In terms of the exclusion of COVID-19 cases and employees who have had close contact exposure to someone with COVID-19, the ETS maintains the requirement that COVID-19 cases be excluded from the workplace,[17] but advises employers to review current CDPH guidance for employees who have had a close contact exposure.[18]

Pursuant to the April 6 CDPH guidance, employees who have had a close contact exposure, but are asymptomatic do not need to quarantine, but should be tested three to five days after the close contact exposure and wear a face covering when around others for 10 days.

Return to Work Criteria for COVID-19 Cases

The OSHSB also updated the return to work criteria for COVID-19 cases, establishing two different return to work criteria based on whether the employee is symptomatic and whether their symptoms are resolving (i.e., improving).

Employees with No Symptoms or with Symptoms that are Resolving

For an employee who never developed symptoms or whose symptoms are resolving, the amended regulations require that the employee satisfy the following criteria in order to return to work:

    1. Five days have passed from the date that symptoms began or, if no symptoms developed, from the date of the first positive COVID-19 test;
    2. At least 24 hours have passed since the employee’s fever, if any, has resolved without the use of fever reducing medications; and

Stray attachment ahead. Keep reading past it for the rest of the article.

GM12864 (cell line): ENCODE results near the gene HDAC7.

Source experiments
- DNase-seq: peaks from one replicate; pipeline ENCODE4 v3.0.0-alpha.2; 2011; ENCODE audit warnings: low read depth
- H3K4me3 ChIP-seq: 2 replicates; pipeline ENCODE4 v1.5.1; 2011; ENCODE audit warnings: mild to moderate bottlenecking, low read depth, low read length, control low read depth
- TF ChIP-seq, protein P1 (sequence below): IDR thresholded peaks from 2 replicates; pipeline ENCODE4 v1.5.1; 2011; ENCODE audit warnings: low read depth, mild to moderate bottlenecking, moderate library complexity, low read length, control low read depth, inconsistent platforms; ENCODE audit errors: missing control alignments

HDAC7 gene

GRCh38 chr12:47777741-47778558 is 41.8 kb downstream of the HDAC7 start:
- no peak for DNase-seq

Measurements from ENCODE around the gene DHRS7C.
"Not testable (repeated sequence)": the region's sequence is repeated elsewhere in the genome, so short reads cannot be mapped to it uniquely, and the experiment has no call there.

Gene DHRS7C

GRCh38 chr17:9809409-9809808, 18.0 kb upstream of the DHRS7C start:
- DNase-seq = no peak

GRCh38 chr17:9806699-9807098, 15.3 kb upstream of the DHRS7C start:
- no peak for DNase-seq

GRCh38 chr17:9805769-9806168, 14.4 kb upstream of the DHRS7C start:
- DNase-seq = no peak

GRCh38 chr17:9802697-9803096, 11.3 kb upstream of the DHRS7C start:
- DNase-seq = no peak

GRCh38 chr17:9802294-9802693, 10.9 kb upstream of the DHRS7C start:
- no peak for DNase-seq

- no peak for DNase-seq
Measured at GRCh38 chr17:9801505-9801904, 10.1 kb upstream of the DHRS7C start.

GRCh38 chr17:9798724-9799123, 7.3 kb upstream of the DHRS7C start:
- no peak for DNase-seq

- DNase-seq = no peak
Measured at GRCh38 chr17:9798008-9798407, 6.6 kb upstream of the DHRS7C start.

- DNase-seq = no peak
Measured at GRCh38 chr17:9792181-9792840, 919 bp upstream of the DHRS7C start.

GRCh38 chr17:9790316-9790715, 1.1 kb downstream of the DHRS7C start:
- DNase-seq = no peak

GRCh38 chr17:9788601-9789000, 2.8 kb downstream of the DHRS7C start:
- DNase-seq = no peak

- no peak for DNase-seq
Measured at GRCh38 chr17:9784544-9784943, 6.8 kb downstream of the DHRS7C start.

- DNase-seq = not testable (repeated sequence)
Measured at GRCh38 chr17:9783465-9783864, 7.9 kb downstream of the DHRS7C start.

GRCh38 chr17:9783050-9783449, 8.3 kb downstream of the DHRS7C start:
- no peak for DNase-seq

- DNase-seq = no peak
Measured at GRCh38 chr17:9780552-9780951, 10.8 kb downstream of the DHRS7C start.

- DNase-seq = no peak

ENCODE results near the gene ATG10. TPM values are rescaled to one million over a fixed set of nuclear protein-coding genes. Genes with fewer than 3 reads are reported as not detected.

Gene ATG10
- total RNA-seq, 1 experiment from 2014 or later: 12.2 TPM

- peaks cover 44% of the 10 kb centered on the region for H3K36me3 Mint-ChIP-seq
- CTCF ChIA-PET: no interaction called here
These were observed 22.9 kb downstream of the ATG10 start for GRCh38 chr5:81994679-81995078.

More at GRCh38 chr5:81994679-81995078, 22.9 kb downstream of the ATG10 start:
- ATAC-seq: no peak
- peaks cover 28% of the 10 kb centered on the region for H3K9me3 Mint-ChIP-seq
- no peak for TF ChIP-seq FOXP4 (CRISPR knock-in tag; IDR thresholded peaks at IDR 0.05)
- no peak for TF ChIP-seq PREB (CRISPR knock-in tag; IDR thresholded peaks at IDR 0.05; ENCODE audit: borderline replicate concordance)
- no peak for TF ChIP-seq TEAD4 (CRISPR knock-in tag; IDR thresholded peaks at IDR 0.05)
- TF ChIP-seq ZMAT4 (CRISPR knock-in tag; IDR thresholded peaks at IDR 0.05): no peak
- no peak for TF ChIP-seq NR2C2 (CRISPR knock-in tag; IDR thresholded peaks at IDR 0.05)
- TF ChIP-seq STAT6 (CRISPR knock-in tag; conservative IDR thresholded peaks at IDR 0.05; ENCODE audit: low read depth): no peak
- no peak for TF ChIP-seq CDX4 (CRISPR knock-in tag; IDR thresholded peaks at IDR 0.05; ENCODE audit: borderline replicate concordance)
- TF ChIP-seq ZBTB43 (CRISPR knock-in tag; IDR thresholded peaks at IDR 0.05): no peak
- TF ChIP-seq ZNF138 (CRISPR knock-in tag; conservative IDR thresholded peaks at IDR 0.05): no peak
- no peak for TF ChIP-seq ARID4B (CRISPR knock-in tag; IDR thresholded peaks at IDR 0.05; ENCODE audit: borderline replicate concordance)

3. Either (a) the employee produces a negative COVID-19 test from a specimen collected no earlier than the fifth day following the first positive test, or (b) the employees has waited 10 days from the first presentation of COVID-19 symptoms or, if the person did not develop symptoms, from the date of the first positive COVID-19 test.[19]

Employees with Symptoms That Are Not Resolving

For an employee whose symptoms are not resolving, the amended ETS requires that the employee satisfy the following criteria in order to return to work:

    1. At least 24 hours have passed since a fever has resolved without the use of fever reducing medications; and
    2. Either (a) the employee’s symptoms are resolving, or the employees has waited 10 days from the first presentation of COVID-19 symptoms.[20]

The amended regulations require that all employees who had COVID-19 wear a face covering in the workplace until at least 10 days have passed since the first presentation of COVID-19 symptoms or, if the employee did not develop symptoms, from the date of the employee’s first positive COVID-19 test.[21] Previously, the ETS required that such employees be excluded from the workplace for at least 10 days.[22]